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Securing Your SQL Server : Page 3

A growing consciousness of security has brought Microsoft SQL Server database security into focus as never before. Planning for database security should begin early in the development process and there are important vulnerabilities that you need to prevent in your application's SQL Server.

Security Patches
The Microsoft SQL Server group has been busy these past months producing cumulative patches for both SQL Server 7.0 and 2000. Presumably all the patches will be rolled up in future service packs but it's reasonable to expect that there will be subsequent patches after those service packs are released. Let's drill down into what the SQL Server 2000 security patches provide, how you can install them, and how you can test your installation. (See Sidebar 2: A New Departure)

The Microsoft SQL Server group has been busy producing cumulative patches for SQL Server 7.0 and 2000.
Each security patch contains a readme.txt file that instructs you to install the patch on the correct service pack (SQL Server 2000 SP2 has a version level of 8.00.534; SP3 is due out in late 2002.) After you apply the security patch, your SQL Server's version number will be incremented. This incremented build number implies that in addition to getting the security fixes, you are also receiving an executable containing other miscellaneous patches, the ones you would normally have to contact Microsoft PSS to receive.

At the time this article was written the security patches require you to install them manually, unlike service packs. By the end of 2002, it is likely the SQL Server group will have automated the security patch system so that it's more like a service pack install. Until the security patch system is automated you'll have to spend time automating the application of the patch. You may decide that the vulnerabilities fixed in a given patch do not affect your application and choose not to install the patch.

The full instructions for applying a given patch are in the readme.txt. If you have to apply the security patches manually, create a simple command file to apply them. There's just enough file copying involved from different file folder locations to make one-at-a-time copying error-prone. Make sure you create a command file to back up the current binaries, copy the new ones in, and restore the old from the copy. One helpful suggestion is that you include the security patch number in the command filename so that you can clone them for the next patch after that. Be careful about file locations; it's common on database servers to place data and log files for production databases on their own volumes. Test each security patch the same way you would a service pack.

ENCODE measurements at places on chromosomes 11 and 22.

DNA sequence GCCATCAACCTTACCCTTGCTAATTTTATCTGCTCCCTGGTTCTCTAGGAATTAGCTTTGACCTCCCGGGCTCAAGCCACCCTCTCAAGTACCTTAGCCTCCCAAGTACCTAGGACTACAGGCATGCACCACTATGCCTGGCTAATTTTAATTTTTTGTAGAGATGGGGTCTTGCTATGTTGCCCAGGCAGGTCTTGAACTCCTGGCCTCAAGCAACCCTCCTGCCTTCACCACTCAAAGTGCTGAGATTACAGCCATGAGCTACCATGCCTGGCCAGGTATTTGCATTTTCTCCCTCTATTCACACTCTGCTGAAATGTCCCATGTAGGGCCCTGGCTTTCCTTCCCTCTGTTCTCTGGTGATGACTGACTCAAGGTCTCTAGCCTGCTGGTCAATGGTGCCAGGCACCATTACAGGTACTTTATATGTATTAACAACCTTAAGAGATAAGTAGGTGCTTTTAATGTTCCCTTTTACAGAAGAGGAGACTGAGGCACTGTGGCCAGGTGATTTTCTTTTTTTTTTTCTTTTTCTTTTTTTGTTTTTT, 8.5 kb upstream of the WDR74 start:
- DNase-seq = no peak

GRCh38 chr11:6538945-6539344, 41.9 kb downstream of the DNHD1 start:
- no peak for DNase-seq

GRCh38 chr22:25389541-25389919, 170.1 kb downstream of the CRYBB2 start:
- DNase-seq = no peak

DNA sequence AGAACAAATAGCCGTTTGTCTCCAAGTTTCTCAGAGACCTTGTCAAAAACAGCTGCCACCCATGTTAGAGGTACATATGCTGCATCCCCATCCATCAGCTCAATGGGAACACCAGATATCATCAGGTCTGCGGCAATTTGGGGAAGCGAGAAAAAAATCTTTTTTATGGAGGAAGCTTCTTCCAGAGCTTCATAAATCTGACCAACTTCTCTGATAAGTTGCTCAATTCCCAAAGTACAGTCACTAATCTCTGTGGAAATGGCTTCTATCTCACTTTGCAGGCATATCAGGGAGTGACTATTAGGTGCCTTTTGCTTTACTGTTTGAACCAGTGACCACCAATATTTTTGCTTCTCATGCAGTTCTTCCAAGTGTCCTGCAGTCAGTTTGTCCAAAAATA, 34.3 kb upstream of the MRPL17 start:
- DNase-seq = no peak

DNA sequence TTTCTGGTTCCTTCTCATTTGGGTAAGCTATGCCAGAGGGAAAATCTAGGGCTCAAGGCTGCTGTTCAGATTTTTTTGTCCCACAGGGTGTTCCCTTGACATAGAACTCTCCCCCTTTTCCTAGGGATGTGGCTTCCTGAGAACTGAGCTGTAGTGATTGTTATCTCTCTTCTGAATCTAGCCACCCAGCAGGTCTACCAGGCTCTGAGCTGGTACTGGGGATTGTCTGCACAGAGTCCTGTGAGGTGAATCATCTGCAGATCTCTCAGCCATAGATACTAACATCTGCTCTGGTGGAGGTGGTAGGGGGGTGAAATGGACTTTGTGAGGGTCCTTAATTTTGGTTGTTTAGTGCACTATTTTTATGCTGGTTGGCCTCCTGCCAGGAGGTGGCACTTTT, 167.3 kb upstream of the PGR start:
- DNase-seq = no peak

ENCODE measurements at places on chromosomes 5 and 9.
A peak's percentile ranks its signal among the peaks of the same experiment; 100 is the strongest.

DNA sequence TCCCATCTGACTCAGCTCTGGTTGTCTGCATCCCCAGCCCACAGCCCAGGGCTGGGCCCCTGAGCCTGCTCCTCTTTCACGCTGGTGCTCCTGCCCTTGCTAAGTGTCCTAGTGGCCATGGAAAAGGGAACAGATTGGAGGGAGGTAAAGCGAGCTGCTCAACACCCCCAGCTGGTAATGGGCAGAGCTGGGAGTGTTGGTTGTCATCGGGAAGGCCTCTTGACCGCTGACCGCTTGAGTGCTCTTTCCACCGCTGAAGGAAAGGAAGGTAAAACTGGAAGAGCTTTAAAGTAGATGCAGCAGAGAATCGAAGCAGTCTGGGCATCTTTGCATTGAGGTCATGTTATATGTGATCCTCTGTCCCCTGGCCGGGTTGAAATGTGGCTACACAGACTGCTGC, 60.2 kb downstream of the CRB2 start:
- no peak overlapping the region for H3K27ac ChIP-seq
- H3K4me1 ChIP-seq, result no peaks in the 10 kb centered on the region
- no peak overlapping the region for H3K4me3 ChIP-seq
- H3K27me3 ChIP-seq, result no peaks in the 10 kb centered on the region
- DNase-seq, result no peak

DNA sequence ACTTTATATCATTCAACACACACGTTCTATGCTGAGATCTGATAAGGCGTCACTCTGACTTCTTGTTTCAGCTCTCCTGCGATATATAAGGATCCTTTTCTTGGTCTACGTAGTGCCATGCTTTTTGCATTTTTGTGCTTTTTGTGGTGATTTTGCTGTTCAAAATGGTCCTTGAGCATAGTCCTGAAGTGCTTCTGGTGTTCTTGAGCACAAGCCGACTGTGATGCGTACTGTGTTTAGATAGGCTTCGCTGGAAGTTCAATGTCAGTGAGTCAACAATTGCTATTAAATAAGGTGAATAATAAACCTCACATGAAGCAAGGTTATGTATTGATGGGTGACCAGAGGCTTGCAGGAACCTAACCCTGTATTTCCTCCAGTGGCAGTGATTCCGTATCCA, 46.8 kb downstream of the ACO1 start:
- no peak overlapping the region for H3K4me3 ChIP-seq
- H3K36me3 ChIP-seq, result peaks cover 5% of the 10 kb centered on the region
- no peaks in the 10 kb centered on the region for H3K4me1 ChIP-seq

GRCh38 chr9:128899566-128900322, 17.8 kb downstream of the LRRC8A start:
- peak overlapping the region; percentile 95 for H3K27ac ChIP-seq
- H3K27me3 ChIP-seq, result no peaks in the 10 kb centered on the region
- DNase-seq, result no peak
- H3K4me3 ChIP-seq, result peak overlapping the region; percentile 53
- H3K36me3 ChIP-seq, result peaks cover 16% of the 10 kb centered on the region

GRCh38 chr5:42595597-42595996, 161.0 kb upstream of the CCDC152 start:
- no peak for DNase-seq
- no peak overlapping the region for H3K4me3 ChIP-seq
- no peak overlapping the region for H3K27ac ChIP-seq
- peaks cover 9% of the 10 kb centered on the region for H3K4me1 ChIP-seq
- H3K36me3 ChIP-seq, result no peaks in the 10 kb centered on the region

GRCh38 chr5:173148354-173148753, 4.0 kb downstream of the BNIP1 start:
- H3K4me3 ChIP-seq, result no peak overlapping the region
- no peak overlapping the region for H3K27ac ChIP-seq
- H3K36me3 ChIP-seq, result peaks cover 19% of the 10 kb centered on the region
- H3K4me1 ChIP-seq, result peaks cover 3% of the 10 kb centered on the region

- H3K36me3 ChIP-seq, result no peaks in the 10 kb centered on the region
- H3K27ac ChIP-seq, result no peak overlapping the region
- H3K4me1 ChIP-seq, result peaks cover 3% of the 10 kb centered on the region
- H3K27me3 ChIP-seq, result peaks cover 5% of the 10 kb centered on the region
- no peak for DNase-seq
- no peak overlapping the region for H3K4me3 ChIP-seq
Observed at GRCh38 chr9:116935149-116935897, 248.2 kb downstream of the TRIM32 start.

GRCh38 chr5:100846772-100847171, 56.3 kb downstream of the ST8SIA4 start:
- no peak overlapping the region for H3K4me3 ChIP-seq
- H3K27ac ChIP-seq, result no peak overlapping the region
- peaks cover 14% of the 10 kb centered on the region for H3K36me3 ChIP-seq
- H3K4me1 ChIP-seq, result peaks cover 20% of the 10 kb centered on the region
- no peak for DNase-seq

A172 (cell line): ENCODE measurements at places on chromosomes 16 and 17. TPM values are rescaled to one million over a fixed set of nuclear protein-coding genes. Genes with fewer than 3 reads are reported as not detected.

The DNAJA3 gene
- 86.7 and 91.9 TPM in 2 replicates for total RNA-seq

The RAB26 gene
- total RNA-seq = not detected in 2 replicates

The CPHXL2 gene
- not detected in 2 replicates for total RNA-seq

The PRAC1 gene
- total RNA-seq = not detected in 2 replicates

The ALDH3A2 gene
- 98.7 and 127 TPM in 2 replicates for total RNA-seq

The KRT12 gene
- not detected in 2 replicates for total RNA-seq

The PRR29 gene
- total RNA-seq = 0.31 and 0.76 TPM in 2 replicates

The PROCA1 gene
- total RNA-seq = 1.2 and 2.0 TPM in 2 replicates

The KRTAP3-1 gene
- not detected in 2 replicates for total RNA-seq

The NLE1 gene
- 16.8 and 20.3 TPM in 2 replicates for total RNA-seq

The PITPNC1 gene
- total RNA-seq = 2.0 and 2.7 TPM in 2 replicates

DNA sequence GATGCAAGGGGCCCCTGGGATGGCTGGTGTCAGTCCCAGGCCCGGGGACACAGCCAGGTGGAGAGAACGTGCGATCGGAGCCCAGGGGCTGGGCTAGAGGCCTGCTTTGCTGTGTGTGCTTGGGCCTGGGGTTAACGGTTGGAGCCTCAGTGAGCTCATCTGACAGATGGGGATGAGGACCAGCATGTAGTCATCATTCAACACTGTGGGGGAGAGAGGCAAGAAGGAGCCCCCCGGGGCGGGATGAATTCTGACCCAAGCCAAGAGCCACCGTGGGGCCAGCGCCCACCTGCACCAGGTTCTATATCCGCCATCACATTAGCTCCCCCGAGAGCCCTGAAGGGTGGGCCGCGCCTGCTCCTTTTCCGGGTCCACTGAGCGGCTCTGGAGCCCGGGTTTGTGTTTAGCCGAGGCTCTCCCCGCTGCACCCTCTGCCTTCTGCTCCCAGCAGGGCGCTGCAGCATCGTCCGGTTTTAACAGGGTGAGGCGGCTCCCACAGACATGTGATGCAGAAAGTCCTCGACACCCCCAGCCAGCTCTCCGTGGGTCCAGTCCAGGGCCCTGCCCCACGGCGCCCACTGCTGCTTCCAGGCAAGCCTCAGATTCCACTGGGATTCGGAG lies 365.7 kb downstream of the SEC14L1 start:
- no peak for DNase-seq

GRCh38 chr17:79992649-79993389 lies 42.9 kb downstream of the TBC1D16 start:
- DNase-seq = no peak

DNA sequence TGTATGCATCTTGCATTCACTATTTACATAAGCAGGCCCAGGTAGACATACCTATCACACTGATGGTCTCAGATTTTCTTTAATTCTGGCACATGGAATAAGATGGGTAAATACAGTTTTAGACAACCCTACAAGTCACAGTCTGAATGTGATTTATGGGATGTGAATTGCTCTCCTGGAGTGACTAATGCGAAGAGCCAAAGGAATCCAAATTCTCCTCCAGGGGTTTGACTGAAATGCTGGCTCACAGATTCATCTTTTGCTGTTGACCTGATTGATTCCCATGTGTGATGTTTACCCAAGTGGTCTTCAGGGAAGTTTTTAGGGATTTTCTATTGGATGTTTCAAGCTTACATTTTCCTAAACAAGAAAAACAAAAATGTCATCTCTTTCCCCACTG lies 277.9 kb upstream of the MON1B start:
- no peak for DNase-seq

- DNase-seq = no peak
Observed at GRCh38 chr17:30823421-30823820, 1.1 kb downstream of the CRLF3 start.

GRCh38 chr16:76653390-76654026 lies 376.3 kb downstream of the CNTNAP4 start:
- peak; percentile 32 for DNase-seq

One step may be confusing. The command-line executable, servpriv.exe, restricts registry permissions (obliquely described in the Microsoft Knowledge Base article Q322853 "FIX: SQL Server Grants Unnecessary Permissions or an Encryption Function Contains Unchecked Buffers.") When you run this program you pass the name of the SQL Server instance as a parameter. For the default instance on your machine, it's just

  servpriv.exe MSSQLSERVER
For a named SQL Server 2000 instance you just use the name of the instance without a machine prefix. Normally on a server called MyServer, with an instance named Intance1, you specify MyServer\Instance1 whenever you connect to it or refer to it in Transact-SQL. But for this executable, you would actually type

  servpriv.exe Instance1
Since the registry keys affected by servpriv.exe are not documented, it's not clear how you would back out of its changes.

By the time you read this, Microsoft should be coordinating the Microsoft Baseline Security Analyzer (MBSA) with the security patch files and you can then use this utility to inspect a SQL Server and determine whether the latest patch has been applied. You can download it from Microsoft TechNet. It uses an XML file to periodically update the proper settings. MBSA can inspect SQL Server, Windows, and IIS security on your system, and it reports on SQL Server security issues not addressed by the patches. You'll learn more about the Microsoft Baseline Security Analyzer later in this article.

Note that there's a risk to applying the security patches. Because these fixes are coming out fairly rapidly they may not have been as well tested as a full service pack. It's possible that they might introduce some regression or new bug. Another risk is that manually applying a patch can be error prone. Your best defense is to use command files that you test first.

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